Dell's Ubuntu Boxes Shed Light On The Windows Tax
from the what-would-you-do-with-$50? dept
Not only has Vista not fueled a boom in PC sales, but as computer prices have come down, there’s been a lot of talk about the “Windows tax”, the growing share of a computer’s cost that just goes to Microsoft. As the Windows tax has grown, there’s been a rise in crapware (to help offset the tax) and interest in Windows alternatives, like desktop Linux. This week Dell announced details of its desktop Linux plan, including the price at which it would sell computers with a preinstalled version of Ubuntu Linux. As it turns out, computers loaded with Ubuntu will be about $50 cheaper than a Windows computer with the same hardware configuration, which is probably in the ballpark of what Dell pays Microsoft for a copy of Windows. As for whether a $50 Windows tax will push consumers to seek alternatives, it probably depends on other factors. On higher-end machines, it’s unlikely that this would affect which operating system a consumer wants. But at the low end, it could be enough to get people interested in other options.
Comments on “Dell's Ubuntu Boxes Shed Light On The Windows Tax”
It is possible that this fee is even higher because crapware helps bring down the cost of the PCs. The crapware vendors pay Dell to put the crapware on their PCs. I am surprised the cost of the Linux Dell PCs is not higher because of this. Maybe there is Linux crapware on these Dells?
“linux crapware” ? are you kidding me? take your FUD elsewhere.
Sounds like Dell is just doing it half heartedly.
$50 bucks difference is crap. Dell, I know has to pay more than that for Vista Home even with the volume discount. Sounds like Dell is just trying to play both ends against the middle and not anger M$ too much by pricing the Dells with Linux at the correct price.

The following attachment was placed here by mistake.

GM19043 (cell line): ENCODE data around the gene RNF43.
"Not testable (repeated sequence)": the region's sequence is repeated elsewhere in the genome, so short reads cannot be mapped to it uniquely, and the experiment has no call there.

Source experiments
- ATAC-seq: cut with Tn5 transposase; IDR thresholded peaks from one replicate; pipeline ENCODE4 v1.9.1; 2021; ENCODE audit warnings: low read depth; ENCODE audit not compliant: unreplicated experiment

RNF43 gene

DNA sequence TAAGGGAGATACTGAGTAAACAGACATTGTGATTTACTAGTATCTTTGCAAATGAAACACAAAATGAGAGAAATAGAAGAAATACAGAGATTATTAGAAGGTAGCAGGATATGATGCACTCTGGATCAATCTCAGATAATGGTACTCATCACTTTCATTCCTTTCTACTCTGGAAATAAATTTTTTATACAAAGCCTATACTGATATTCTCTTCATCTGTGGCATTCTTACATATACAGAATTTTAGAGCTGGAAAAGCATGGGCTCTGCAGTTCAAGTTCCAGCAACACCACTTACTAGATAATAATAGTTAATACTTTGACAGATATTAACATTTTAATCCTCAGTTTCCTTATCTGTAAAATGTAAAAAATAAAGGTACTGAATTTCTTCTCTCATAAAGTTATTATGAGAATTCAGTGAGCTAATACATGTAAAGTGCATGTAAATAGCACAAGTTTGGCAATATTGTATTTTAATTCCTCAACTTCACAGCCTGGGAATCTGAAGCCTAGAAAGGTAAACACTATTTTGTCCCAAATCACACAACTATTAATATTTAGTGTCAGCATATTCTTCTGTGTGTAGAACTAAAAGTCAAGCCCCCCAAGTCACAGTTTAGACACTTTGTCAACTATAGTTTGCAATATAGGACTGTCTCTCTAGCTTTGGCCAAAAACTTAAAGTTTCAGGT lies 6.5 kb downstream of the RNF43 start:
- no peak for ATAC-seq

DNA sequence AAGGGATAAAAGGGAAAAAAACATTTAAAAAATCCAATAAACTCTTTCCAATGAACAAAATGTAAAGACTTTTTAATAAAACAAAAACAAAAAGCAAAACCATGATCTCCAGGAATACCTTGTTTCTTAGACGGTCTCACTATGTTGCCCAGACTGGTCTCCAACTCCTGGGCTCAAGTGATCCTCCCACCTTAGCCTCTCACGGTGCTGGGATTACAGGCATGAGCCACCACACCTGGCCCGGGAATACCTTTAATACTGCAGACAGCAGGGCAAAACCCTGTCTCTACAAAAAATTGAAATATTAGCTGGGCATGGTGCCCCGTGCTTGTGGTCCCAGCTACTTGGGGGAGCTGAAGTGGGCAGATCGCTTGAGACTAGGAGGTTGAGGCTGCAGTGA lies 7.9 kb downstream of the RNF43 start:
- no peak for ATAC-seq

Then again they may be factoring in the cost of higher support costs for supporting it.
Re: Sounds like Dell is just doing it half hearted
Yeah, I’m sure Dell pays more for Windows, and this is a nicer margin for them at $50really less.
They may also be counting in the fact that a linux comp doesnt get much crapware installed on it.
We must not forget that crapware installations will go where the customer goes. Don’t be surprised when crapware for linux starts bubbling to the surface. Follow the money folks!
I read that and my chocolate breve curdled in my stomach. 🙁
About time a major player in the PC world has finally started to sell their products with a Linux distribution. I think this will encourage people to explore their options and hopefully, bring more users to the Linux world.
As for windows tax cuts…well, I am sure that it costs more than $50.00…but, I am happy for Dell or any other PC seller to make some money distributing other OS alternatives to Windows.
Yes, windows is more user friendly than Linux, but Linux is getting more and more user friendly recently…and has proven to be more secure than Windows 🙂